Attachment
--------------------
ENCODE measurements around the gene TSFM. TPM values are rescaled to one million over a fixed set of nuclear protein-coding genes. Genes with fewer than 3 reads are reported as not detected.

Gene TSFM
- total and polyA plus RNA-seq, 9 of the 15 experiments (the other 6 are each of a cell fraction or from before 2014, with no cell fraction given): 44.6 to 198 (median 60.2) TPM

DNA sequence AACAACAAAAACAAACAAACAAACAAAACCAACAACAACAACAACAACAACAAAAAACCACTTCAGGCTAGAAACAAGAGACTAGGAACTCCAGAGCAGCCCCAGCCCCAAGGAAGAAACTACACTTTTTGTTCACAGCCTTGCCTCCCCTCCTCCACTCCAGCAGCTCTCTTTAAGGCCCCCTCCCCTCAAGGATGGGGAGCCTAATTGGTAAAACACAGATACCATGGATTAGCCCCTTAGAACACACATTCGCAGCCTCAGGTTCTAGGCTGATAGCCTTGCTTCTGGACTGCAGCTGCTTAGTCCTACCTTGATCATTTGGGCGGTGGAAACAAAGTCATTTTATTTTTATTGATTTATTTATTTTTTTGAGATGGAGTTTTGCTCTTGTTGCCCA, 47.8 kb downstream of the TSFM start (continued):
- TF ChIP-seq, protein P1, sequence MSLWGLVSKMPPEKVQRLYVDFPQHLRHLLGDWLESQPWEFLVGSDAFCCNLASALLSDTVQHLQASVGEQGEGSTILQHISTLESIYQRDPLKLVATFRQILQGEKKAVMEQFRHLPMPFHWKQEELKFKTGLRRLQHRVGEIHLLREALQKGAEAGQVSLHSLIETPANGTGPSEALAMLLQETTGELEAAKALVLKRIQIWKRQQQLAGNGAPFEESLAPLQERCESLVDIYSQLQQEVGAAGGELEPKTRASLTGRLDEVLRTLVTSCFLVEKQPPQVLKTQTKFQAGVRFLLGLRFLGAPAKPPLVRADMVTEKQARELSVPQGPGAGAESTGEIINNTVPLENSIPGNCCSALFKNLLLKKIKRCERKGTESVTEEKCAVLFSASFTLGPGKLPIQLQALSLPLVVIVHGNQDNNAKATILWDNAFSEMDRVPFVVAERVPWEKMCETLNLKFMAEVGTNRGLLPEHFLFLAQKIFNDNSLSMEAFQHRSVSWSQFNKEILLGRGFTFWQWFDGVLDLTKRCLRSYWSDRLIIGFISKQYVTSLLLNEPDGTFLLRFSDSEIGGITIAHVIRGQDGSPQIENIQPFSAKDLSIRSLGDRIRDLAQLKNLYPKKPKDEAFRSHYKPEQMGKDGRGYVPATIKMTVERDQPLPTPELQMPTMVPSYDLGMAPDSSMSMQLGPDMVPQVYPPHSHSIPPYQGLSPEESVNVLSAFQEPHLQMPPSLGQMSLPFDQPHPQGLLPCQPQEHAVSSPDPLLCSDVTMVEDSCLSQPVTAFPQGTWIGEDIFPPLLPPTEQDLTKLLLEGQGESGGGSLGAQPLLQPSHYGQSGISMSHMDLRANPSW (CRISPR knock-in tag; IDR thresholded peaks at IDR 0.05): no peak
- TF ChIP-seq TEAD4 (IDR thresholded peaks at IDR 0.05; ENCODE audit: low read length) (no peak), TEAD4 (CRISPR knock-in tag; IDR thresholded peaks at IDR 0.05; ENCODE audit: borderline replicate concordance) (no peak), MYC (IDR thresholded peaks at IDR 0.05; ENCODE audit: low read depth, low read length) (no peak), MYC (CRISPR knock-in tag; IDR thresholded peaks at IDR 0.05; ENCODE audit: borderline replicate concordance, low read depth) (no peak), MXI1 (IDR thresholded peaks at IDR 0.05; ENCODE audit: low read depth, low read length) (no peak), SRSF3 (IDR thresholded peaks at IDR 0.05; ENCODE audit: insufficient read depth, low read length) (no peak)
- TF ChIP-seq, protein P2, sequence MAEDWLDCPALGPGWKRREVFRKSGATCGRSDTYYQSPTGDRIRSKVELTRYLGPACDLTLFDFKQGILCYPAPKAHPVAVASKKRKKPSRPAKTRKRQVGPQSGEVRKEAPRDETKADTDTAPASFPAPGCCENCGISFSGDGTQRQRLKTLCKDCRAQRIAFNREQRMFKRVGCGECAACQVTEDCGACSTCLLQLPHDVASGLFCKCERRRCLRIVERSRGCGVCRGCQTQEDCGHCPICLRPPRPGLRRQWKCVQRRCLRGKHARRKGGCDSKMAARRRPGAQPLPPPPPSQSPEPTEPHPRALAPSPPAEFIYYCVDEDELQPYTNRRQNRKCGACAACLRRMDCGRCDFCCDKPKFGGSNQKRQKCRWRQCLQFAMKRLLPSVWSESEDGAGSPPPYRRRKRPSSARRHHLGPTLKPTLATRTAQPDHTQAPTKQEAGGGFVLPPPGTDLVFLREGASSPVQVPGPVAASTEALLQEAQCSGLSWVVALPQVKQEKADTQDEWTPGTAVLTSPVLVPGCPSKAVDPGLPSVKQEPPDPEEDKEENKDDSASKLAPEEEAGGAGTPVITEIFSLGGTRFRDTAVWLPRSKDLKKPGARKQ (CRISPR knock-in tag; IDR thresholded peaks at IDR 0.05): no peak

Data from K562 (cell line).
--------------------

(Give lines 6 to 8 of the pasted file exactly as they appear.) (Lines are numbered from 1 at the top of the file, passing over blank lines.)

- TF ChIP-seq TEAD4 (IDR thresholded peaks at IDR 0.05; ENCODE audit: low read length) (no peak), TEAD4 (CRISPR knock-in tag; IDR thresholded peaks at IDR 0.05; ENCODE audit: borderline replicate concordance) (no peak), MYC (IDR thresholded peaks at IDR 0.05; ENCODE audit: low read depth, low read length) (no peak), MYC (CRISPR knock-in tag; IDR thresholded peaks at IDR 0.05; ENCODE audit: borderline replicate concordance, low read depth) (no peak), MXI1 (IDR thresholded peaks at IDR 0.05; ENCODE audit: low read depth, low read length) (no peak), SRSF3 (IDR thresholded peaks at IDR 0.05; ENCODE audit: insufficient read depth, low read length) (no peak)
- TF ChIP-seq, protein P2, sequence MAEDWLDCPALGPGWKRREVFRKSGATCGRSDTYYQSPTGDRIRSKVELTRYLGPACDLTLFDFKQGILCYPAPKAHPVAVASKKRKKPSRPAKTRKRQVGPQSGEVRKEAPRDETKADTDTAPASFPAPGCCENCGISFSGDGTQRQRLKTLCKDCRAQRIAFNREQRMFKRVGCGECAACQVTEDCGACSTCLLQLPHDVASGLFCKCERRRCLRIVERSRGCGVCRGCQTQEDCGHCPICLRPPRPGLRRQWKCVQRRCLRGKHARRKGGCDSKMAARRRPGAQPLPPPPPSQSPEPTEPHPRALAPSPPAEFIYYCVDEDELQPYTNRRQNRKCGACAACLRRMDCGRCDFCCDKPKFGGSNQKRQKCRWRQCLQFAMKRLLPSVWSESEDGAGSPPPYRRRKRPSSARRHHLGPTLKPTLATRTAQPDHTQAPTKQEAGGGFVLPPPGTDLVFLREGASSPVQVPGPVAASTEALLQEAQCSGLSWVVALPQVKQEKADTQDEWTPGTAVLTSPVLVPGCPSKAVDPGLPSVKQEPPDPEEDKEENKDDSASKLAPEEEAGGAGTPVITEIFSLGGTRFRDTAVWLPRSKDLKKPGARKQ (CRISPR knock-in tag; IDR thresholded peaks at IDR 0.05): no peak

Data from K562 (cell line).